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17 Yi August 11, 2011 at 10:52 pm

Thanks Viv.
Yup Ippudo is in NY. I have to say Ippudo is my to-go place for Konkotsu ramen – only if I don’t mind the usual 2 hour wait during the dinner time:)

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18 imabug August 11, 2011 at 9:12 am

most stocks freeze well once de-fatted so I would expect this ramen soup base to be the same. make a big batch and dispense into smaller pint or quart sized containers (not glass) and freeze. make sure to leave some room for expansion. Then you can bring out as much or as little as you need.

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19 Yi August 11, 2011 at 11:55 pm

Hi imabug, thanks for your visit!

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20 Wei August 13, 2011 at 10:54 pm

I do the same thing! I always have some soup stock in freezer, so I can fix a quick meal on weekdays. I cook beef tendon along with pork bones for the soup. When the beef tendon is soft enough, I would cook it with lots of tomatoes and pixian broad bean paste.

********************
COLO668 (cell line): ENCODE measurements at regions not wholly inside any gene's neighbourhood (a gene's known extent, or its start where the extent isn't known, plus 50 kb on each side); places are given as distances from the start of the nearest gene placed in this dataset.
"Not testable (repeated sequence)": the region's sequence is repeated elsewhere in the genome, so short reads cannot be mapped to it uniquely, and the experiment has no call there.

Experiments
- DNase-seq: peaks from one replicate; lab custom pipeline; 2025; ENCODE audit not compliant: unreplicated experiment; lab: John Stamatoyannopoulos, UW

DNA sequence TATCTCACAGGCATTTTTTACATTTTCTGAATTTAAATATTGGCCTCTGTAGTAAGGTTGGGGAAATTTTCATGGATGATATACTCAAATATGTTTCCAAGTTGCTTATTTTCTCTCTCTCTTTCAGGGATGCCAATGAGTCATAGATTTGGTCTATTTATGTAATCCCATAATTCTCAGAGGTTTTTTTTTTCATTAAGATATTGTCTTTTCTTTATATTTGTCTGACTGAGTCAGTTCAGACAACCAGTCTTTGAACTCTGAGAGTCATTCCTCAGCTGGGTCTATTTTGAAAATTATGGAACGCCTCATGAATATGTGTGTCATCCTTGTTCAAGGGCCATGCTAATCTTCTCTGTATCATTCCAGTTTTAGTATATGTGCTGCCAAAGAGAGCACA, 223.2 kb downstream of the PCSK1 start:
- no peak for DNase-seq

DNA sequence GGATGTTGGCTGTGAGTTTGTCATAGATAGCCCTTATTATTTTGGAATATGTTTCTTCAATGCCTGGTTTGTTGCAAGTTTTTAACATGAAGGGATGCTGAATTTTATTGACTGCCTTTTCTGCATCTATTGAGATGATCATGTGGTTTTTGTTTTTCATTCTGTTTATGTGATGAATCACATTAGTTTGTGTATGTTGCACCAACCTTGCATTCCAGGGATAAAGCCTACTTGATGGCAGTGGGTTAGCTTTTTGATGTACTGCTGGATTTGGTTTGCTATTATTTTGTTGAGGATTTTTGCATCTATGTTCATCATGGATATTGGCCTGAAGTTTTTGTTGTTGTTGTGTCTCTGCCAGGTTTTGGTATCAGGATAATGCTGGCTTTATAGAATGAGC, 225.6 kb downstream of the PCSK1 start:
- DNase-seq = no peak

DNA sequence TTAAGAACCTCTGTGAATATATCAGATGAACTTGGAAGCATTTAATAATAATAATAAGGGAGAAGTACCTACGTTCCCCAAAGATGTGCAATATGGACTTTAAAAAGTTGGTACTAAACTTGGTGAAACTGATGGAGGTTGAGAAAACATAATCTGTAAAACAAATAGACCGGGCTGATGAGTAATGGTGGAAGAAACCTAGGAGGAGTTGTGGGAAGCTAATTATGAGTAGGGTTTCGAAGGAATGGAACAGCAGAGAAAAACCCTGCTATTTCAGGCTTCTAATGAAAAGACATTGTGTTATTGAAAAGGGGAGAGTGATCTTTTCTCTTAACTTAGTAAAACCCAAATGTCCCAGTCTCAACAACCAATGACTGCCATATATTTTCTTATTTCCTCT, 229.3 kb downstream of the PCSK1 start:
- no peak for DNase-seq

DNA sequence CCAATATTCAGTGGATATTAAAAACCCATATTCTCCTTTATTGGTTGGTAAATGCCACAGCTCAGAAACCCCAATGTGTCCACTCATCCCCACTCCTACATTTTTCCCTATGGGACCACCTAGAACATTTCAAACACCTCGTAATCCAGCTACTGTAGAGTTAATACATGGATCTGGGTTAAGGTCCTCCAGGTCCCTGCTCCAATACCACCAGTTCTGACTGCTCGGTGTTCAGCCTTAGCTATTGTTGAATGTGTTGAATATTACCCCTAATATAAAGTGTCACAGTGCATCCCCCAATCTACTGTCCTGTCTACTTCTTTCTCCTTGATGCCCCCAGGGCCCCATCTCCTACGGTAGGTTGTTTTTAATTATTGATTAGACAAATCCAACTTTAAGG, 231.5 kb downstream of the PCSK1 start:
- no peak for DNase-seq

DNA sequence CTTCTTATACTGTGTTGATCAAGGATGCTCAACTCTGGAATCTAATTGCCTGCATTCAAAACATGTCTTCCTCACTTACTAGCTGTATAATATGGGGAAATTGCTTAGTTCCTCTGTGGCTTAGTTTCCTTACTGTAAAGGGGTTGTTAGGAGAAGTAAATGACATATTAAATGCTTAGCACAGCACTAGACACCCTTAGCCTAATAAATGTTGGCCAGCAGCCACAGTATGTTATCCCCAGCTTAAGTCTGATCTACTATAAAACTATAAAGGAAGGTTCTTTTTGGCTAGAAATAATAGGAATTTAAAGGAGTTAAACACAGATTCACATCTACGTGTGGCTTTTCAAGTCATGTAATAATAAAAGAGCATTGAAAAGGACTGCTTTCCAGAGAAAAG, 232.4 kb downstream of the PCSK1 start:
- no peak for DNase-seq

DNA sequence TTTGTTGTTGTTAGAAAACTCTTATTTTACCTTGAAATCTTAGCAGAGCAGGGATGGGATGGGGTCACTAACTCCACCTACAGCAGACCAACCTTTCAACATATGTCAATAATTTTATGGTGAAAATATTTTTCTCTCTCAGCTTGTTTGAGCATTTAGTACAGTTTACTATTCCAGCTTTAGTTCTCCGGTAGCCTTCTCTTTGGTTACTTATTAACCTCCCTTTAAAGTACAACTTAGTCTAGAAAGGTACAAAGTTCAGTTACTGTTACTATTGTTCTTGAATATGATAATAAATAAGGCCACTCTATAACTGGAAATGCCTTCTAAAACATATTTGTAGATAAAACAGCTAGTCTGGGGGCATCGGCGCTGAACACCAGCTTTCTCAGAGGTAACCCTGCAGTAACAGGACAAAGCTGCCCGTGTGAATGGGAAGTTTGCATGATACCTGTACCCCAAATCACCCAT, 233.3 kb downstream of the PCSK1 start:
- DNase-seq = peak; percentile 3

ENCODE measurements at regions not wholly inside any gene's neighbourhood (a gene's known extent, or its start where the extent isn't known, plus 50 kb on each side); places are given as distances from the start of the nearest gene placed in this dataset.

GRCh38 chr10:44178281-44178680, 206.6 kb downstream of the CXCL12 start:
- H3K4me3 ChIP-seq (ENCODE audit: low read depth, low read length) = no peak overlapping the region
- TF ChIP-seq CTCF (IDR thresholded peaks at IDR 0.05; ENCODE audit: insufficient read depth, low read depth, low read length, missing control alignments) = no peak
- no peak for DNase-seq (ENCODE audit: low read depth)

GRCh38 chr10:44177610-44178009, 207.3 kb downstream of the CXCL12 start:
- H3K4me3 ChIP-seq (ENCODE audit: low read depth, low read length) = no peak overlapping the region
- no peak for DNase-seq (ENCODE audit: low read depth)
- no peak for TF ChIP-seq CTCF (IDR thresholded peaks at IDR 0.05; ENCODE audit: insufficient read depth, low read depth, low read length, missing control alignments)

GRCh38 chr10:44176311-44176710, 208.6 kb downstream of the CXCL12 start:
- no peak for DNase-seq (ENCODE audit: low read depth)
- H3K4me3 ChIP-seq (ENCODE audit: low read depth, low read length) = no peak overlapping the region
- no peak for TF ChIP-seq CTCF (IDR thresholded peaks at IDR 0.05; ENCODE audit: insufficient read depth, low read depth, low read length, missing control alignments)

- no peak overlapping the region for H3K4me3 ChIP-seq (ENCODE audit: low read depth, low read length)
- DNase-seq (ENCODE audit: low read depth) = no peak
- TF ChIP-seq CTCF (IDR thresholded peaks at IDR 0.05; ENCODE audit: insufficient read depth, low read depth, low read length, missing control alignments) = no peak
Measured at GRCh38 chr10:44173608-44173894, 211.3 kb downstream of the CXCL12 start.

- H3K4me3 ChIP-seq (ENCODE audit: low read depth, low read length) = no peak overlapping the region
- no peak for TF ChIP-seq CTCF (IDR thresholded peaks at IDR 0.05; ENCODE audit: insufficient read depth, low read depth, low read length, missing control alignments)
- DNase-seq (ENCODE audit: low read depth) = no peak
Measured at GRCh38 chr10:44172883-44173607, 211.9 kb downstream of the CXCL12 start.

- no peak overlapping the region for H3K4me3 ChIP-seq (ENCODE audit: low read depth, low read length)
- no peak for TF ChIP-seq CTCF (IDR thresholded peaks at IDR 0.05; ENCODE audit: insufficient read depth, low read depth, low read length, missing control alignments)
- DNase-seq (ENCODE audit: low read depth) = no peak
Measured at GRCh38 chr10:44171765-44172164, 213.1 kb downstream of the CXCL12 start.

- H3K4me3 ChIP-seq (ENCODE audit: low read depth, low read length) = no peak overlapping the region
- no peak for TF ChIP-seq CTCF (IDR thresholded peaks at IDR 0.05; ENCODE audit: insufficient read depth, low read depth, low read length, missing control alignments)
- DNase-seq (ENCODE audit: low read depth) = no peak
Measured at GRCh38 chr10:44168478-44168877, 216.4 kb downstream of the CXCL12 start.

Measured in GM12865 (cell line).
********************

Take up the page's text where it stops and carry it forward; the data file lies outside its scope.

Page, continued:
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21 Yi August 14, 2011 at 6:13 pm

yummm i love beef tendon! And yes Pixian bean paste would definitely add a lot of flavor to it!

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22 Fiona August 11, 2011 at 8:39 am

I want to make this at home but I am wondering how long you can keep the soup base?
I want to make a bunch at once so I can eat it for multiple times lol

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23 Yi August 11, 2011 at 8:25 pm

I agree with what imabug said. You can simply freeze the extra stock and use it whenever you want it. Let me know how it comes out!

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24 Yi December 1, 2012 at 4:23 pm

Hi Bruce, sorry to hear that the latest attempt didn’t work out. I think I’ll post a video showing the soup. Please check back sometime for the update. Thanks.